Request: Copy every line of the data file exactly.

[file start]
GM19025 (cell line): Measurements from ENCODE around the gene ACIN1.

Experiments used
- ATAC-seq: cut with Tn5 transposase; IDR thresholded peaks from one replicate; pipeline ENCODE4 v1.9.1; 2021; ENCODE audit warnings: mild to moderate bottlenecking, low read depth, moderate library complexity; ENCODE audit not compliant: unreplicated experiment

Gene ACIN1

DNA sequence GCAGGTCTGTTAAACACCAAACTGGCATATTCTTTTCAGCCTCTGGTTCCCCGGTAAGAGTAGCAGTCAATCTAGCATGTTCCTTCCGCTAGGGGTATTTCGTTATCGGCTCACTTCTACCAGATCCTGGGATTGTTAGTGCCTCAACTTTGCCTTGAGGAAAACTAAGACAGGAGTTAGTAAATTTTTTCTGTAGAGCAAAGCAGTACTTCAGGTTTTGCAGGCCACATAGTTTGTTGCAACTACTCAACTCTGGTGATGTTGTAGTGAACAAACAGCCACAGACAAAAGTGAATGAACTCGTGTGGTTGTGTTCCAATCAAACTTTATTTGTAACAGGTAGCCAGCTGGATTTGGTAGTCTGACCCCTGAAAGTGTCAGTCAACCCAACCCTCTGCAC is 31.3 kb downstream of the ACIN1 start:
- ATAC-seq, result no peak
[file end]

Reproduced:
GM19025 (cell line): Measurements from ENCODE around the gene ACIN1.

Experiments used
- ATAC-seq: cut with Tn5 transposase; IDR thresholded peaks from one replicate; pipeline ENCODE4 v1.9.1; 2021; ENCODE audit warnings: mild to moderate bottlenecking, low read depth, moderate library complexity; ENCODE audit not compliant: unreplicated experiment

Gene ACIN1

DNA sequence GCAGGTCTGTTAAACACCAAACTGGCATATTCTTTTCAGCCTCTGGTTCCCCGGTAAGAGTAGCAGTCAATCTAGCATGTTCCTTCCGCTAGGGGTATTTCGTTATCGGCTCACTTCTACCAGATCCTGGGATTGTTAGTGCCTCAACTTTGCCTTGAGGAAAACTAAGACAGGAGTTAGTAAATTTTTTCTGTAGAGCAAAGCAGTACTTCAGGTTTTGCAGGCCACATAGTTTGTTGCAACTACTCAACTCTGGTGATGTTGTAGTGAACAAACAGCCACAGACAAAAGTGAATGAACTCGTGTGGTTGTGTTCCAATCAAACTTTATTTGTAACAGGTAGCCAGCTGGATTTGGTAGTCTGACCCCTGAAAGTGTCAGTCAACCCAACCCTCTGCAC is 31.3 kb downstream of the ACIN1 start:
- ATAC-seq, result no peak